How Lies Became Acceptable Tools For Gain In Politics And Business

In the United States, we are taught, from a young age, that lies are not acceptable. We even have folklore, like the story of George Washington and the cherry tree, to illustrate the importance of the truth. Of course, that story is likely fabricated, but unlike the rumors about today’s politicians, it was not told and spread by Washington himself as a means toward political gain. Instead, it was and is told to reinforce the value of honesty, which, until recent decades, was the most desirable characteristic in politicians and business leaders.

Abraham Lincoln in 1865
[AP Images]
Like Washington, Abraham Lincoln had a reputation for unwavering honesty that began early in his life and continued through his presidency, earning him the moniker “Honest Abe,” which endures still today, more than 150 years after his death. Was this nickname deserved? According to researchers focused on Lincoln’s life, the answer is yes. In fact, the assertion that Lincoln did not find lies acceptable is supported by words he wrote in his “Notes for a Law Lecture,” dated 1850.

“Let no young man choosing the law for a calling for a moment yield to the popular belief — resolve to be honest at all events; and if in your own judgment you cannot be an honest lawyer, resolve to be honest without being a lawyer.”

Lincoln’s refusal to view lies as acceptable tools for political gain is not only supported by his own writings, but also by the words of his political rivals. According to materials published by a joint effort between Dickinson College and The Gilder Lehrman Institute of American History, Stephen Douglas, who stood against Lincoln in the 1858 U.S. Senate race, praised Lincoln’s honesty even during the campaign.

“He is as honest as he is shrewd, and if I beat him my victory will be hardly won.”

If Washington and Lincoln, two of our country’s most admired leaders, placed so much value on honesty and refused to view lies as acceptable tools for gain, how have our political and corporate cultures changed to the point where lies are not only accepted, but expected? As I have limited space, an in-depth analysis of the changed attitude toward lies as acceptable tools is not possible. Instead, let us take a look at the more obvious indicators of change in recent U.S. history.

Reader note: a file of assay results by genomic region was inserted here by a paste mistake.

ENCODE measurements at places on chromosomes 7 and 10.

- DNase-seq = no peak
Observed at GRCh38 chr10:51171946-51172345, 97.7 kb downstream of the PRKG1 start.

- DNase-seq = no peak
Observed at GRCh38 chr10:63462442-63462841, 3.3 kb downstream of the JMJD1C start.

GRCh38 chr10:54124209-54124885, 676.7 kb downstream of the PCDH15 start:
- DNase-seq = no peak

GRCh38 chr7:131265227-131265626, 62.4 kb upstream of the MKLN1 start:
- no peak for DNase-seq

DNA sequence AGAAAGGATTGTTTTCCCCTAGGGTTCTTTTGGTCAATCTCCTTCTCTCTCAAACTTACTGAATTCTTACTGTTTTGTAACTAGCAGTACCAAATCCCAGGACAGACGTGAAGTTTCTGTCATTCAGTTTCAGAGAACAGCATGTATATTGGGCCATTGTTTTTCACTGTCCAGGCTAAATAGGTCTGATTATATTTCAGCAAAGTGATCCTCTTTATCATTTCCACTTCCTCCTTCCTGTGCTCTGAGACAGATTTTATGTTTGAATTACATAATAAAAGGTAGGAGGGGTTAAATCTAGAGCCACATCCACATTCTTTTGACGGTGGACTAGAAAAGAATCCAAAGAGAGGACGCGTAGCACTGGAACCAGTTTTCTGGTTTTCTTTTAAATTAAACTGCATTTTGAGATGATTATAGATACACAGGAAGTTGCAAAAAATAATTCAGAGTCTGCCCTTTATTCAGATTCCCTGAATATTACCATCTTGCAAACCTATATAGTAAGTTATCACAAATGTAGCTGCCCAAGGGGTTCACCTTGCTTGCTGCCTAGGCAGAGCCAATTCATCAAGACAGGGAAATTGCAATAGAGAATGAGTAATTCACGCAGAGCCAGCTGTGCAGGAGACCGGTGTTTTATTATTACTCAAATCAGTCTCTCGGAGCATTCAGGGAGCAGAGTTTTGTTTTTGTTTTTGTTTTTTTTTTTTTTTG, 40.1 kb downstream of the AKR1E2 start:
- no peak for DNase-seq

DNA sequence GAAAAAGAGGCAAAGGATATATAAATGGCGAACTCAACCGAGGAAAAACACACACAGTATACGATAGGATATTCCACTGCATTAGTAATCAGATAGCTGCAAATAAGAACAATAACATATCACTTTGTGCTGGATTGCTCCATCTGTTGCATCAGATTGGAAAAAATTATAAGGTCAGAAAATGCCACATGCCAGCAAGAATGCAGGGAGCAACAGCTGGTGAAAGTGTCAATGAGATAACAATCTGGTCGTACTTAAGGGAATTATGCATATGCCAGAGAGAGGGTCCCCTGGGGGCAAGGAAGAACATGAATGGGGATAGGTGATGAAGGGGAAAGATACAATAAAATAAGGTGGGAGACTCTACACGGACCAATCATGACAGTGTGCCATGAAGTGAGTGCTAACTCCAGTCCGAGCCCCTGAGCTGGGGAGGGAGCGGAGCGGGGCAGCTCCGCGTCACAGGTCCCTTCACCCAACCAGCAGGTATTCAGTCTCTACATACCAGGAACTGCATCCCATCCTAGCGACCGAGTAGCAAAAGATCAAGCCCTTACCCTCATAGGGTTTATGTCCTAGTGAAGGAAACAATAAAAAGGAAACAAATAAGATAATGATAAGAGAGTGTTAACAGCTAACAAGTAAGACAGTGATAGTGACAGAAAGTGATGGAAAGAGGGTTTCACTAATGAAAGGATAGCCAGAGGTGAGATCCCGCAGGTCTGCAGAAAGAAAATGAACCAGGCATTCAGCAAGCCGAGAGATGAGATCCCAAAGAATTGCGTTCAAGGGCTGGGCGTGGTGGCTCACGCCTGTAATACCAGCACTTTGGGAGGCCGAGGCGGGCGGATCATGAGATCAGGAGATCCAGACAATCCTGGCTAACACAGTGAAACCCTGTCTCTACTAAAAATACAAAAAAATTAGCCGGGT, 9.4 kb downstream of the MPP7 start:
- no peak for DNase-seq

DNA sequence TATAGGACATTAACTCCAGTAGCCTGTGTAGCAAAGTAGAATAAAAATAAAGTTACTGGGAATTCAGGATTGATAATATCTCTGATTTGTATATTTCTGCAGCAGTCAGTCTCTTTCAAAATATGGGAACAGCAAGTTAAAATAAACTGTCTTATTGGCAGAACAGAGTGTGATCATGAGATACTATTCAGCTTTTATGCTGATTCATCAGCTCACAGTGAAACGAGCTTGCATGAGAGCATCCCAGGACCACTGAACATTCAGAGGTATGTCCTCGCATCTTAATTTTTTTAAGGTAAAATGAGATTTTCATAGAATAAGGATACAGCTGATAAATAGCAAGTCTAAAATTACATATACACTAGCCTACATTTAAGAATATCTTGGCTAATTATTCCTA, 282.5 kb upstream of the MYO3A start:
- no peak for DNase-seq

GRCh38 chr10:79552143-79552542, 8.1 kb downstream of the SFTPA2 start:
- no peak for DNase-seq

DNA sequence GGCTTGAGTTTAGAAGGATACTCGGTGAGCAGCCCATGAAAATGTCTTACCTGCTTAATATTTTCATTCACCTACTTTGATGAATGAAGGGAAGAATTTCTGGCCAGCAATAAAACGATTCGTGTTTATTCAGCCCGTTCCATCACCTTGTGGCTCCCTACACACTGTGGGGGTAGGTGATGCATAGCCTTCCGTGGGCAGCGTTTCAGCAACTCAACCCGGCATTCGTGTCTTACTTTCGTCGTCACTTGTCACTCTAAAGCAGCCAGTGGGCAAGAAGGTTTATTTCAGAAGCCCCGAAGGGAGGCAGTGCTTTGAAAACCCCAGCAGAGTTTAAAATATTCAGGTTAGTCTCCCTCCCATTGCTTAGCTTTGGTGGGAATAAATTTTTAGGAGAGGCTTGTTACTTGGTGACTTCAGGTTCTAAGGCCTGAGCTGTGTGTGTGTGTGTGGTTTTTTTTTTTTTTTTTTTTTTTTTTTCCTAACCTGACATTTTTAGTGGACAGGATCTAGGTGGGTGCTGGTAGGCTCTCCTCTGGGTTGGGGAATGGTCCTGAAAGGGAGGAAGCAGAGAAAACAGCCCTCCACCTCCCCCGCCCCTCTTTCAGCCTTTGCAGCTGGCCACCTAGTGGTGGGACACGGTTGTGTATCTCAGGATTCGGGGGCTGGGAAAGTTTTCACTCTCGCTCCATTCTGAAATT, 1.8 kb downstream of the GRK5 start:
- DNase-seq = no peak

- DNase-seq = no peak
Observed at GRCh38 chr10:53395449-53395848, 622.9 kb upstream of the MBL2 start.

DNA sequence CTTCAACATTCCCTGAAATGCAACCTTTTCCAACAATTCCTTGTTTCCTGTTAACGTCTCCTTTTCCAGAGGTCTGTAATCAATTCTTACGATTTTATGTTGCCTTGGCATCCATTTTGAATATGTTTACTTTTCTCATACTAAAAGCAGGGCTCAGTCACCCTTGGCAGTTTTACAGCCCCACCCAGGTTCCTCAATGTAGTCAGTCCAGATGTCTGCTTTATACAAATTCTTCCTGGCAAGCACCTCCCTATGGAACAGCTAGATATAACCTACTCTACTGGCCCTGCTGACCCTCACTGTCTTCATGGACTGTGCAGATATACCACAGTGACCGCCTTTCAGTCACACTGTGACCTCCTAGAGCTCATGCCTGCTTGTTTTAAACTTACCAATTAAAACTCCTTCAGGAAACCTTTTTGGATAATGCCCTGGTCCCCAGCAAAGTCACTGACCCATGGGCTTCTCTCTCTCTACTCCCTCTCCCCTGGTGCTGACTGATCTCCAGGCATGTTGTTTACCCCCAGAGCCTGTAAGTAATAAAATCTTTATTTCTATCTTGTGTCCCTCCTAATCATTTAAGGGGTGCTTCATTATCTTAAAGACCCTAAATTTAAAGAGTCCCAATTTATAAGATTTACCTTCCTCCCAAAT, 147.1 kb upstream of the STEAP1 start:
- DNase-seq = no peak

Richard Nixon during Watergate
[Photo by Charles Tasnadi/AP Images]
As many of you may have suspected, the most obvious indicator of the change came during Richard Nixon’s presidency. Nixon’s political career began in 1947 and ended nearly 30 years later with his resignation, thanks to his involvement in the Watergate scandal. To the American public, his involvement was not nearly as damning as his lies concerning that involvement. In fact, Time included Nixon’s most famous quote concerning the scandal in its list of the “Top 10 Unfortunate Political One-Liners.”

“I am not a crook.”

Fast forward to the mid-90s and Bill Clinton’s presidency, and more indicators of the changed view toward lies as acceptable tools became evident when Monica Lewinsky entered the picture. By the time of his 1999 impeachment hearings, most Americans were certain that Clinton had attempted to use lies as tools to fight charges of obstruction of justice and perjury. Today, less than 20 years after the impeachment trial, Clinton’s presidency is remembered fondly. More surprisingly, perhaps, is that his approval ratings remained fairly high even during his impeachment.

Today, politicians use lies as tools for political gain regularly, as do business leaders. From looking at the careers of various political and business leaders, such as Enron executive Kenneth Lay, Bernie Madoff, Donald Trump, and Hillary Clinton, and examining the number of lies that helped them to rise and, in the case of Lay and Madoff, to fall, it appears that lies as acceptable tools are the way of the modern world.

From lies ranging from ridiculous to simple, although intentional, misrepresentations about education, experience or success to blatant lies about corporate accounts and illegal activities, it seems no lie is too big for the American public to overlook. But how did this happen? How did Americans become so complacent that they are willing to accept these lies without confronting them? My theory: image.

Today, image is the most important thing to most Americans, especially the country’s professionals. Social media has allowed people to use lies as tools to create images and present them to the world. No longer does a company have to go public to become well known. Instead, all a company has to do is build a strong social media campaign, spend some money on marketing, and flood the web with stories of its success, whether those stories are true or lies.

The same is true for individuals. Fame is now the drug of choice for people from Hollywood to Des Moines and beyond. Recognition is like heroin, and people will do anything, including using blatant lies as tools, to obtain their next high.

Is there a way to change the “lies as acceptable tools” culture? If there is, it begins with the people who are not afraid to confront the liars, with those who are willing to stand up for honesty and the values that helped make this country great.

[Photo by Chip Somodevilla/Getty Images]

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